Plant health is of global importance for sustainable and competitive agriculture and forestry sectors, as well as for the protection of biodiversity and ecosystems.
The full cost of organisms harmful to plants is difficult to quantify, as their vast negative impact has complex economic, ecological, environmental, social and health effects.
The most direct economic impacts of pests on the agricultural and forestry sectors are the loss or reduced efficiency of production and the costs associated with their management, including the costs of inspection, monitoring, prevention and response.
Trans-boundary plant pests also have significant negative impacts on global food security, which is nowadays of paramount concern and the most significant challenge facing mankind in the 21st century due to climate change, demand for energy, a growing population and increased pressure on natural resources.
Although it is estimated that a 50 percent increase in food production will be needed by 2050, currently a quarter of the world's crops are lost due to pests (insect pests, pathogens, weeds).
Protecting plants against the losses along the entire farm-to fork chain is critical towards meeting the food security agenda.
Globalisation, trade, climate change, and reduced resilience in production systems due to agricultural intensification have all played a role.
Protecting the environment and making sustainable use of natural resources are vital for maintaining ecosystem services, as well as for mitigating the effects of climate change on the spread of trans-boundary plant pests.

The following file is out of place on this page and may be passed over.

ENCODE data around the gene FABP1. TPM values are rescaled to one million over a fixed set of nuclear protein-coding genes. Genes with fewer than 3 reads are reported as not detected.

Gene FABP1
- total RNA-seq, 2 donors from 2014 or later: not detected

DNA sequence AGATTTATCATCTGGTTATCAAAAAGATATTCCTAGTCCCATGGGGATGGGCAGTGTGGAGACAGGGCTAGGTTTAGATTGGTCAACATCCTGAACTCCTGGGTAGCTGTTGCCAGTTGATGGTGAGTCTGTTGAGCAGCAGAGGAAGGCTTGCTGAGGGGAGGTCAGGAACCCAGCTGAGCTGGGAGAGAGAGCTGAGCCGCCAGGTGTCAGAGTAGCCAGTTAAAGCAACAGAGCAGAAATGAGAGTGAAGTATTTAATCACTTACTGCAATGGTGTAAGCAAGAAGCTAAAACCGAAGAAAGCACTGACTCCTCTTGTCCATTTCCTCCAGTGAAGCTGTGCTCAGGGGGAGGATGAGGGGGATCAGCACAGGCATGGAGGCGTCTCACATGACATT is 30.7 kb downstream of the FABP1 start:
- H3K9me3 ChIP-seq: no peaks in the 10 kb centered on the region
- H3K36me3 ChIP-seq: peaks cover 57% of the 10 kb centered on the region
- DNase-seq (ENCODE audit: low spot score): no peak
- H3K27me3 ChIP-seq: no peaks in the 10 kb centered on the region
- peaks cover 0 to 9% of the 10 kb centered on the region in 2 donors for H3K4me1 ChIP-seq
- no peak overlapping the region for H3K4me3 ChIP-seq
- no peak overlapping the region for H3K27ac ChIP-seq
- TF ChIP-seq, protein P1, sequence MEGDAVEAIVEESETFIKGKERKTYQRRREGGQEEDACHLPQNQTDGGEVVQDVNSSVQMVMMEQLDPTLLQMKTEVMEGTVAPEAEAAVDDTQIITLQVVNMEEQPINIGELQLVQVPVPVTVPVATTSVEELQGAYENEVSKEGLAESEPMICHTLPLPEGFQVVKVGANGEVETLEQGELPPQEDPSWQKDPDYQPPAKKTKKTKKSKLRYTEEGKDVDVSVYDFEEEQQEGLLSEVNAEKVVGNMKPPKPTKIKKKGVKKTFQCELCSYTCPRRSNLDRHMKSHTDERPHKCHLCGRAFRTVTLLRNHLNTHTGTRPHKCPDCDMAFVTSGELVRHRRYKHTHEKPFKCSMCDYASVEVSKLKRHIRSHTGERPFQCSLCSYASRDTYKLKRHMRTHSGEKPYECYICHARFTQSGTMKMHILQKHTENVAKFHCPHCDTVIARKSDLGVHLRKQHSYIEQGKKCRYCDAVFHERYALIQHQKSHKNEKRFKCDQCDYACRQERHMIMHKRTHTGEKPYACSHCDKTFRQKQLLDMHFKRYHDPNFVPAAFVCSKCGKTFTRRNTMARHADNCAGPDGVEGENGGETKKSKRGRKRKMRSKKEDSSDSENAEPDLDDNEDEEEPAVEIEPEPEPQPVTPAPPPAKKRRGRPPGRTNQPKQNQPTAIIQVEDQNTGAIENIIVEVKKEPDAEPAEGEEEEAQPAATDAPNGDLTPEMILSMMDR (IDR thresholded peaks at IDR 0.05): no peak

Pests can affect ecosystems services, directly through the removal of plants providing services, or indirectly through the effects of disease management activities (including pesticide application).
They can also change biodiversity patterns and disrupt terrestrial ecosystems and landscapes.
While controlling pests has become even more difficult, with EU policies restricting conventional pesticide use approaches (e.g. Directive 2009/128/EC on sustainable use of pesticides) and promoting Integrated Pest Management (IPM), current preventive measures (see Plant Health Directive 2000/29/EC) present limitations. A proposal by the European Commission for a regulation on protective measures against pests of plants, aimed at introducing better surveillance and the eradication of new pest species (COM(2013)0267 - C7-0122/2013 - 2013/0141(COD)) was adopted at a first reading by the European Parliament on April 15, 2014, and is undergoing the ordinary legislative procedure at the time of the EMPHASIS project start date.
Great pressure is now on farmers, governments, land managers and other stakeholders responsible for preventing and controlling native and alien pests in agriculture, horticulture, forestry and amenity plants.
There is a clear need to further develop improved prevention and integrated management measures to collectively respond to native and alien pest threats, and to maintain competitiveness of the agriculture, horticulture and forestry sectors, thus ensuring a global food security system that also protects biodiversity and ecosystems services in Europe and beyond.
EMPHASIS addresses this need by providing advanced practical solutions on the three internationally agreed key pillars to tackle outstanding plant pest challenges - Prediction, Prevention and Protection - by adopting a strategy for strengthening the connectivity between agricultural research and other system actors through a diversified, cross-cutting approach to participatory research and technology transfer.
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“Integrated control of pests and diseases in arable and horticultural crops”
EMPHASIS Summer school - 10-14 July 2017 - NIAB, Huntingdon Road, Cambridge CB3 0LE, UK
"New approaches to managing cabbage stem flea beetle in oilseed rape"
UK's National Institute of Agricultural Botany (NIAB) - 26rd April 2017 (15:00 CET).